So….how many of you are uncomfortable with the idea of someone else washing your feet? Or washing someone else’s?
For some people there is an “ick” factor. After all, feet can be ugly or smelly….they may be swollen, or have bunions or deformed toenails. A lot of us have feet like that. But even if they aren’t, for most of us, there is just something so awkward…so vulnerable…so intimate…about touching someone else’s feet…or having them touch ours, that we would just rather not. But…this is exactly what Jesus commands his disciples …commands us…to do in the gospel we read today. Wash feet.
Aching, tired feet.
We know that for many of us, our feet take the brunt of the day….how many of you have had jobs where you were on your feet all day? By the end of the day, the dogs are barking, as they say. They are tired and sore. If they were cooped up in shoes, they’re probably sweaty and stinky. And if you wore sandals all day, a pair of chacos or flip flops, then they’re dirty and cracked and dry. In Jesus’ day…everyone had those dry cracked feet at the end of the day from walking on dusty roads in sandaled or bare feet. And bathing wasn’t something folks did every day, it was more of a weekly occurrence for the Sabbath…but people did sometimes wash their feet when they came home for the evening. If you were wealthy enough to have servants or slaves, then it was their job…almost always a woman servant or slave. And if you were a married man in your own home – then your wife or daughter might do it for you. But otherwise, you took care of it yourself — cleaning off the day’s dirt, and rubbing oil into them to heal the damage of the day.
Here’s the plain fact — Real men did not wash each other’s feet. I just wasn’t done. And under no circumstances would they have washed a woman’s feet…or a servants’ feet…or a follower’s feet. It was an act of humility.
But Jesus washes their feet. Their teacher…the one they follow, their Lord…strips down, wraps a towel around them as servants would do and kneels before them and takes their cracked feet caked with dirt into his hands and gently washes them. They didn’t get a warning….they didn’t get a chance to wash them first. I’ve been a part of foot washings at churches before, where clearly everyone washed their feet just before coming. No…these feet had all the “ick” factors in place…and Jesus washed them. And likely massaged them with oil to repair the day’s wear and tear.
And it was uncomfortable and awkward. And then Jesus tells them…they should do the same for one another. We should do the same for one another.
This is the last night Jesus was with his friends. And he is wanting them to know how they should go on after he is gone. And it looks like this…it looks like intimacy and humility and tenderness. It looks like caring for one another…even for those who are in the wrong…even for those on the side of evil….even for Judas who would betray Jesus. What does it mean to be people of faith in the world? It means getting over ourselves…getting over our “ick” factors…getting over our egos…getting over our moral high ground…getting over our agendas and simply doing what we can to care for our neighbors in the midst of the wear and tear and exhaustion of their daily lives.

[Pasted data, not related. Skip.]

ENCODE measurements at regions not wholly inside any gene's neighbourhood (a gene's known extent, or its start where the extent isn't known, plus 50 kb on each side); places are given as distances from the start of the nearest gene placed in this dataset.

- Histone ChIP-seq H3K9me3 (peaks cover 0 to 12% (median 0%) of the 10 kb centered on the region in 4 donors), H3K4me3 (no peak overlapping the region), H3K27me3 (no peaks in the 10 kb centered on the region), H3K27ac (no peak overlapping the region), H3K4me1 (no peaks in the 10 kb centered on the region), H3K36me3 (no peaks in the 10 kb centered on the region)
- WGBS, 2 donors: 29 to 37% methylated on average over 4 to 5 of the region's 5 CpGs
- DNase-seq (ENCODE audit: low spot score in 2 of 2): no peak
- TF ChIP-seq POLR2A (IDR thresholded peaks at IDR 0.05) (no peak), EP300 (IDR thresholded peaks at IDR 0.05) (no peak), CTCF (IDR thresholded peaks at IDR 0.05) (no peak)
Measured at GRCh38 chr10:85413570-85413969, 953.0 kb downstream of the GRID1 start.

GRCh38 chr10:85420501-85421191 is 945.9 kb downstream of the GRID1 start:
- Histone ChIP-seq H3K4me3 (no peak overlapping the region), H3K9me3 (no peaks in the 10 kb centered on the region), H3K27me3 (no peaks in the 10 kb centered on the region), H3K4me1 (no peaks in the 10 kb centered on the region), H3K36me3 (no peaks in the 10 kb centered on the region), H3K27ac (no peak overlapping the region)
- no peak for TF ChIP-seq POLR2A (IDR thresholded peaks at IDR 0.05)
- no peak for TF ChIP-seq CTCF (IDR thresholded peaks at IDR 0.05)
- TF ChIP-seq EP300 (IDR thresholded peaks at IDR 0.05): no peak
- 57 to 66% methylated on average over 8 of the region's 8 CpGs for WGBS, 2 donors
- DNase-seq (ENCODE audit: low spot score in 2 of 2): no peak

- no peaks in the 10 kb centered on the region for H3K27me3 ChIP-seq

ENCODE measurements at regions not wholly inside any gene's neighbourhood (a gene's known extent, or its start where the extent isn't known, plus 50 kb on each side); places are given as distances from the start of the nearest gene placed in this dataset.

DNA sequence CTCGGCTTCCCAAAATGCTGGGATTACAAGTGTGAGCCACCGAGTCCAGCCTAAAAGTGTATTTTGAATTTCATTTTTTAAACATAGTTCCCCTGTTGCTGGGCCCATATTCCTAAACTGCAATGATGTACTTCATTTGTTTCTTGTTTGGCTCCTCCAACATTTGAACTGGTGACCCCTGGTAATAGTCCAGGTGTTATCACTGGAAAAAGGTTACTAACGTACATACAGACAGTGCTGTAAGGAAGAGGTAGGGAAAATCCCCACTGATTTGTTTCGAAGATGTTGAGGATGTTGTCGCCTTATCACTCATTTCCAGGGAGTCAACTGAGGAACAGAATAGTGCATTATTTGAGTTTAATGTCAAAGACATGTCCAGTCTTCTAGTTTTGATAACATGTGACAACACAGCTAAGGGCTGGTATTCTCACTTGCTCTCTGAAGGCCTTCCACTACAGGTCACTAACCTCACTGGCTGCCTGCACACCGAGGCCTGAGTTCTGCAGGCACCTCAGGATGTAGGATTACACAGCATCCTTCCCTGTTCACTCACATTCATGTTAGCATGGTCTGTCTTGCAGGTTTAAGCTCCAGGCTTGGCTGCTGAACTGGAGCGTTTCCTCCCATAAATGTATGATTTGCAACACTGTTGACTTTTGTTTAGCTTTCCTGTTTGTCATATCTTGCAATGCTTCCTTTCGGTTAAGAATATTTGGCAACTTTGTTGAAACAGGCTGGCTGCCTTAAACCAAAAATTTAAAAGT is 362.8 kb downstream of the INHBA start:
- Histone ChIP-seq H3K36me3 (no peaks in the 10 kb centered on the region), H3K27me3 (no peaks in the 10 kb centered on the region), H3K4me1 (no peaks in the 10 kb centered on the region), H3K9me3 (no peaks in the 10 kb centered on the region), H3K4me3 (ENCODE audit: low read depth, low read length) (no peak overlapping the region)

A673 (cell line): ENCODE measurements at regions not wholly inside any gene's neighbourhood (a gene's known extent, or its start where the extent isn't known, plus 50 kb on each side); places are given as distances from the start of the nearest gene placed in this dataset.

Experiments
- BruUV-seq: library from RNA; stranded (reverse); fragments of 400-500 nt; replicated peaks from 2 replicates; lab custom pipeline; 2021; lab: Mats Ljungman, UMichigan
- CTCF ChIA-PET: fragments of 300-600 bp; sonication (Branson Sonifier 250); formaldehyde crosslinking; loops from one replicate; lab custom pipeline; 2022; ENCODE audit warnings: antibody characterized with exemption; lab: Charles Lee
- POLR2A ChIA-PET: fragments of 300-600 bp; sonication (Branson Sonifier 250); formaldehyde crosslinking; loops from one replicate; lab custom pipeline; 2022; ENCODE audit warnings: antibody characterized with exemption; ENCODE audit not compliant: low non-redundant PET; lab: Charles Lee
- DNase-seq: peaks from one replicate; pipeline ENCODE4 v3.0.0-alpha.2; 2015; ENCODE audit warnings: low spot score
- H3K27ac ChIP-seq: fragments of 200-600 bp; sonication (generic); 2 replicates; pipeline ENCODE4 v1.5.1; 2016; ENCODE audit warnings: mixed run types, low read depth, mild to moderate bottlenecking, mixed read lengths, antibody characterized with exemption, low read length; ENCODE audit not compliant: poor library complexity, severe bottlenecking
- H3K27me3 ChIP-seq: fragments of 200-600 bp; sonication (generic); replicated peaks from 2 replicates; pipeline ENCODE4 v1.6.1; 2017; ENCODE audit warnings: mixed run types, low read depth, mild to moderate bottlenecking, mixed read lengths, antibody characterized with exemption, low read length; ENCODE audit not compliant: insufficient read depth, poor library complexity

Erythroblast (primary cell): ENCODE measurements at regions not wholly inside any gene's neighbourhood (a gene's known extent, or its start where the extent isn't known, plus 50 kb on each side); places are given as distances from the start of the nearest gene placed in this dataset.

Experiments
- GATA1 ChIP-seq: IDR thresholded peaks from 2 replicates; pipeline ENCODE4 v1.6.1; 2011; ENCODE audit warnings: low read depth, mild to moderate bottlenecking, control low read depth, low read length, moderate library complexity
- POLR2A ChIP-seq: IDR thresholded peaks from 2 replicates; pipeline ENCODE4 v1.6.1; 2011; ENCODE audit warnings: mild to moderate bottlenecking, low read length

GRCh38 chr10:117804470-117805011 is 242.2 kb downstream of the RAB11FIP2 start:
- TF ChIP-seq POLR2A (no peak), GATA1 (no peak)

I’ve been horrified, honestly, by the anti-trans and anti-gay laws in the news recently. I’ve been horrified by the bombing of hospitals and schools. And I am particularly appalled by the fact that there are actually people who are justifying both these acts as ‘Christian’. They’re not. I assure you, they are not. Basically…whenever you hear defiant and militant ‘christian’ rhetoric righteously defending societal norms or national aims of any kind …you know that these folks are not actually following Christ. For Christ kneels. Christ loves. Christ serves.
This week, our committees and council will gather and we will talk about who we are as a church in our community. What is our witness? How do we bring Christ to our community? To our neighbors? To one another? And the question really is…how are we doing washing one another’s feet? How are we doing, following in Jesus’ footsteps, gently caring for the banged up bruises life has delivered to so many folks? How are we doing soothing them and healing their pain?
Some of the photos we saw earlier are from church ministries…churches that hold foot clinics for the homeless….washing feet, applying lotion, clipping toenails and offering clean socks. They are washing feet, literally. But there are other ways we can push past our comfort zone to serve those in need. To show Jesus’ love for one another. To offer a safe place…a place to be heard and seen. A place where we are valued as a child of God, and treated with respect, instead of pity or charity.
For that is what it means to be the church. To bring grace. To serve. To love. To comfort and to heal. And we do it, because that is the work of Jesus…It is what we have received. We do it, because we have received grace. Because we have been served. We have been loved, comforted, and healed by Jesus.
One person, reflecting on this story, simply said, as a Christian, “footwashing is life”. Washing feet calls one to serve; and having one’s feet washed calls one to be vulnerable, to let go, to surrender. It is a way of entering each other, of knowing each other, of sharing each other. It is everything that it is to be truly human.
May we be truly human together. Vulnerable. And kind. May we receive mercy…and show mercy. May we wash feet. Maybe even literally….for all those who cannot do it for themselves. But may we be willing to serve and love in Jesus’ name. Amen.